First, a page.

If you use a logical vector for indexing, the position where the logical vector is TRUE will be returned.

x[x < 105]
x[x>=104]

Output:

> x[x < 105]
[1] 101 102 103 104
> x[x>=104]
[1] 104 105 106 107 108 109 110

#### Extract Using Character Vector as Index:

`x<- c("R"=1,"Python"=2,"Java"=3)names(x)x["R"]x[c("Java","Python")]`

Output:

`names(x)[1] "R" "Python" "Java"> x["R"]R1> x[c("Java","Python")]Java Python3 2`

#### Modify a Vector in R:

We can modify a vector assiging new value to it. You can truncate a vector by using reassignments. Check the below example.

x<- 10:12
x[1]<- 101 #Modify the first element
x
x[2]<-102 #Modify the 2nd element
x
x<- x[1:2] #Truncate the last element
x

Output:

> x
[1] 101 11 12
> x[2]<-102 #Modify the 2nd element
> x
[1] 101 102 12
> x<- x[1:2] #Truncate the last element
> x
[1] 101 102

You can delete a vector by simply assigning a NULL to it.

x<- NULL

Output:

> x<- NULL
> x
NULL

#### Arithmetic Operations on Vectors:

You can use arithmetic operation in two vectors of same length. They can be added, subtracted, multiplied or divided. Check the output of the below code.

# Create two vectors.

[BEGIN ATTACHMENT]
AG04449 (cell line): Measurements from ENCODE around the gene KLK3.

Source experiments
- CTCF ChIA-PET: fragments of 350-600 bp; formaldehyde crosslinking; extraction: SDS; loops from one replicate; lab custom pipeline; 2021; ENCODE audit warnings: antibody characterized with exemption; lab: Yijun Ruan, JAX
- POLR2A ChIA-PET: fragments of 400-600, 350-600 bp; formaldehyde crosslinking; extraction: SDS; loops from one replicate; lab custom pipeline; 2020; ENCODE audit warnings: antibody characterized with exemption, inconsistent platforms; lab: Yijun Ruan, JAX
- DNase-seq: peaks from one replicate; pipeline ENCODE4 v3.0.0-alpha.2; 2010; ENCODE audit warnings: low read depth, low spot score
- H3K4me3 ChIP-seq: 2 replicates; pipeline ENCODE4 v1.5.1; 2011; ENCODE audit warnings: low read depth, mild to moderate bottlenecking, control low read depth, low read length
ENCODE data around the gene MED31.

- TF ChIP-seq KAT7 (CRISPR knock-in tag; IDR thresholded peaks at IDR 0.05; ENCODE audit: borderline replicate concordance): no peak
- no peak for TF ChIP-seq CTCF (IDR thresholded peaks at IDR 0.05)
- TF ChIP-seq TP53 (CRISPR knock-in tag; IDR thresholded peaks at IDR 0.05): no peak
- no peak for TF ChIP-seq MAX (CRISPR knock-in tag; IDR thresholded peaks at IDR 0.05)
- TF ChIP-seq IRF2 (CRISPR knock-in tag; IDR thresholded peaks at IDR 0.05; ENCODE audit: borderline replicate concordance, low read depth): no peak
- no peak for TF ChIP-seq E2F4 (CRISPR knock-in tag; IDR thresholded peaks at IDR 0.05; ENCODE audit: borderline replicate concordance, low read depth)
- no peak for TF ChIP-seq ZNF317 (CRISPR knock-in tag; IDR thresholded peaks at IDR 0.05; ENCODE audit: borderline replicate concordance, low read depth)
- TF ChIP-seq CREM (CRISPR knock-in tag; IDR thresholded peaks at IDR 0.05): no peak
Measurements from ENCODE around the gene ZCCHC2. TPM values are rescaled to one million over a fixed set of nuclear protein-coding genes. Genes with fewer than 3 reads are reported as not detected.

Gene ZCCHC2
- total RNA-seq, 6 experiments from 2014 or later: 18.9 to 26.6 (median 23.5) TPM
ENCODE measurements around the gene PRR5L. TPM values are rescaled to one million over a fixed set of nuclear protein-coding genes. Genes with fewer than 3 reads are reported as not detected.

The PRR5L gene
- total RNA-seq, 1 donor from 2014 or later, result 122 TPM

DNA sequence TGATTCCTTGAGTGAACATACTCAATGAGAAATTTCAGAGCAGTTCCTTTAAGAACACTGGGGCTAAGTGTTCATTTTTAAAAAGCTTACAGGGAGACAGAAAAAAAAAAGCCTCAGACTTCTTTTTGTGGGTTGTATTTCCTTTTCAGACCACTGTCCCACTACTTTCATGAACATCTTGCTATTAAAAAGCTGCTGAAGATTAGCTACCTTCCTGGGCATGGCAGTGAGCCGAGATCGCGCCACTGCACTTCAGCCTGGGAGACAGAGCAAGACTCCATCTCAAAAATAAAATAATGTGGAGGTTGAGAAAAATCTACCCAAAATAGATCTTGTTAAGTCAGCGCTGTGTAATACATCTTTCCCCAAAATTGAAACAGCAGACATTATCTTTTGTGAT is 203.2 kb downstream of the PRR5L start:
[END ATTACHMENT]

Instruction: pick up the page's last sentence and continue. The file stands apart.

v1 <- c(1:10)
v2 <- c(101:110)

# Vector substraction.
sub.result <- v2-v1
print(sub.result)

# Vector multiplication.
multi.result <- v1*v2
print(multi.result)

# Vector division.
divi.result <- v2/v1
print(divi.result)

Output:

[1] 102 104 106 108 110 112 114 116 118 120
> print(sub.result)
[1] 100 100 100 100 100 100 100 100 100 100
> print(multi.result)
[1] 101 204 309 416 525 636 749 864 981 1100
> print(divi.result)
[1] 101.00000 51.00000 34.33333 26.00000 21.00000 17.66667 15.28571 13.50000 12.11111 11.00000

#### How to Sort a Vector in R?

You can sort vectors using the sort() function. By default, it sorts in ascending order. To sort in descending order you can pass decreasing=TURE as parameter.

x<- 110:101
x
y<-sort(x)
y
z<-sort(y, decreasing=TRUE)
z

Output:

y
[1] 101 102 103 104 105 106 107 108 109 110
> z<-sort(y, decreasing=TRUE)
> z
[1] 110 109 108 107 106 105 104 103 102 101
> x<- 110:101
> x
[1] 110 109 108 107 106 105 104 103 102 101
> y<-sort(x)
> y
[1] 101 102 103 104 105 106 107 108 109 110
> z<-sort(y, decreasing=TRUE)
> z
[1] 110 109 108 107 106 105 104 103 102 101

#### Find Minimum and Maximum in a Vector:

The minimum and the maximum of a vector can be found using the min() or the max() function. range() is also available which returns the minimum and maximum in a vector.

x<- 1001:1010
max(x) # Find the maximum
min(x) # Find the minimum
range(x) #Find the range

Output:

> max(x) # Find the maximum
[1] 1010
> min(x) # Find the minimum
[1] 1001
> range(x) #Find the range
[1] 1001 1010

#### Find Where the Minimum or Maximum is Located in a Vector?

which.min(x) #Find index of minimum
which.max(x) #Find index of maximum
x[which.min(x)] #You can find the minimum value by using this also

Output:

> which.min(x) #Find index of minimum
[1] 1
> which.max(x) #Find index of maximum
[1] 10
> x[which.min(x)] #You can find the minimum value by using this
[1] 1001